The US Congress has gone beyond compliance with George Bush’s illegal war, and is now technically an accomplice—it is assisting with full knowledge in the perpetration of a crime. Congress has attained this status through two grave errors, one of omission and one of commission.
The Iraq Accountability Act passed the House as H.R. 1591 and slightly differently as S. 965 in the Senate. The versions await reconciliation in conference committee. Both bills set deadlines for troop withdrawal, both appropriate the money the President requested for prosecuting his war, and both require the Iraqi Parliament to pass its “hydrocarbon law,” to enable the sharing of oil revenues among the Iraqi people.
Revenue sharing surfaced publicly when President Bush announced his troop surge initiative on January 10. It was one in a series of mandatory “benchmarks” he established for the Iraqi government to meet. “To give every Iraqi citizen a stake in the country’s economy,” Mr. Bush said, “Iraq will pass legislation to share oil revenues among all Iraqis.” On the surface that is a benign, compassionate thing to do for a war-torn people.
As usual, it seems, Mr. Bush was consciously deceiving us. He failed to tell us the whole truth. The Iraqi hydrocarbon law also privatizes 81% of Iraq’s currently nationalized petroleum resources, opening them to “investment” by Exxon/Mobil, Chevron/Texaco, and two British oil companies, BP/Amoco and Royal Dutch/Shell. (For further details, see Joshua Holland, “Bush’s Petro-Cartel Almost Has Iraq's Oil,” at http://www.alternet.org/story/43045/ .) These companies expect to sign the rarely used and notoriously profitable contracts called “production sharing agreements” which guarantee them extraordinarily high profit margins: they might capture more than half of the oil revenues for the first 15-30 years of the contracts’ lifespan, and deny Iraq any income at all until their infrastructure “investments” have been recovered.
So the Iraqi people will share among themselves all the revenue from 1/5th of their country’s oil reserves. But they will get only a fraction from the remaining 4/5ths, where the American and British oil companies expect to generate immense profits. (Read more in Crude Designs, Greg Muttitt, ed., a report by the UK’s Platform Group.)
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This outcome has been on the Bush Administration’s agenda since it took office in 2001, and it is the reason we went to war. (For substantiation, see . See also The State of War, by James Risen, Bob Woodward’s State of Denial: Bush at War, Part III, and The Greatest Story Ever Sold, by Frank Rich. )
The broad contours of oilfield privatization and the use of production sharing agreements (PSA’s ) were shaped five years ago in George Bush’s State Department, part of a policy-development project called “The Future of Iraq.” This was a year before the invasion. Afterward, Paul Bremer’s Coalition Provisional Authority embedded privatization and PSA’s into the emerging structures of Iraqi governance, aided by the intense lobbying in Baghdad by the four oil companies. The hydrocarbon law, written originally in English, was eventually translated into Arabic and formally confirmed by Prime Minister Maliki’s cabinet early in 2007. It awaits passage now by the Iraqi Parliament, few members of which know much of its content and virtually none of whom were involved in writing it.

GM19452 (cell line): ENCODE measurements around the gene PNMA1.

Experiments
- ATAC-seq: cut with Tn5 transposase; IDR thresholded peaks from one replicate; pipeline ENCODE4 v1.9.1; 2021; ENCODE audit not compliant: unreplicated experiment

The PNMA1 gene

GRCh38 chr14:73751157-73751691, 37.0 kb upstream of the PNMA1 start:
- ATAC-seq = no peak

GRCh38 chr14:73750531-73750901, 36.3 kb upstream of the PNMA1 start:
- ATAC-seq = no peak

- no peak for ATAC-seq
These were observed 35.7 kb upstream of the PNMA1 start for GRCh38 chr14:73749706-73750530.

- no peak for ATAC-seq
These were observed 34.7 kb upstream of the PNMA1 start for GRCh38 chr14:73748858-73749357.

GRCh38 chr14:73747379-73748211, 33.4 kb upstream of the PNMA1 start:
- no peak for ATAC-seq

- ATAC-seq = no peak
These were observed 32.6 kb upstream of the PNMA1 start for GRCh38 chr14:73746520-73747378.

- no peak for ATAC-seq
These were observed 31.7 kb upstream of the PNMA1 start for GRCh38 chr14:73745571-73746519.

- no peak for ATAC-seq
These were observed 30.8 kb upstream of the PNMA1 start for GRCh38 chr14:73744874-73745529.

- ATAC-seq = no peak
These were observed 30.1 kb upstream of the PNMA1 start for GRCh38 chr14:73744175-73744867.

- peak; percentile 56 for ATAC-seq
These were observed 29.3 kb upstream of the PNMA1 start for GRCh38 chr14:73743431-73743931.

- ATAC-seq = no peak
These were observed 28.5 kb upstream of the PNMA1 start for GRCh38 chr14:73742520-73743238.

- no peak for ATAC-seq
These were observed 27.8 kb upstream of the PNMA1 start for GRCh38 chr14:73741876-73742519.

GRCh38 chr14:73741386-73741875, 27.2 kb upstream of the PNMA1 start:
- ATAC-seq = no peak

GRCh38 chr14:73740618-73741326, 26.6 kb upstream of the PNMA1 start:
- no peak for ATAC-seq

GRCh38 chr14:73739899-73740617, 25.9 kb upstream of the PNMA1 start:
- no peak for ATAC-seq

President Bush, then, is commanding the Iraqi Parliament to enact a law that was drafted first in President Bush’s State Department. It requires Iraq to engineer the foreign capture of its own oil.
And Congress has agreed to this. That is complicity.
Was Congress ignorant of the consequences of the deceitful “benchmark?” No. Representative Dennis Kucinich offered an amendment to eliminate it from H.R. 1591. In a letter to his Democratic colleagues, Mr. Kucinich said, “By…requiring the enactment of this law by the Iraqi government, Democrats will be instrumental in privatizing Iraqi oil.”
And so they were. With Democratic majorities in both the House and Senate, the benchmark survived—essentially a prescription for theft.
The theft, however, is unlikely to take place. The war is at the point of stasis; privatizing the oil is in peril, because passage of the hydrocarbon law is increasingly remote. The law is a metaphor for the heinous sectarian strife which George Bush’s invasion unleashed, and is now shattering the country and its culture. If the Iraqi minorities cannot agree to stop killing each other, they are unlikely to agree on the disposition of their country’s crude oil. But the recognition of Bush’s thievery is growing in Iraq every day, and if the minorities can agree on anything at all, they will see their common advantage in assuring the hydrocarbon law is stillborn. There is talk of that now.
For Congress to abet an illegal war that cannot succeed is not only criminal, but bewildering in the extreme. There is no visible rationale for remaining in Iraq.
The Error of Omission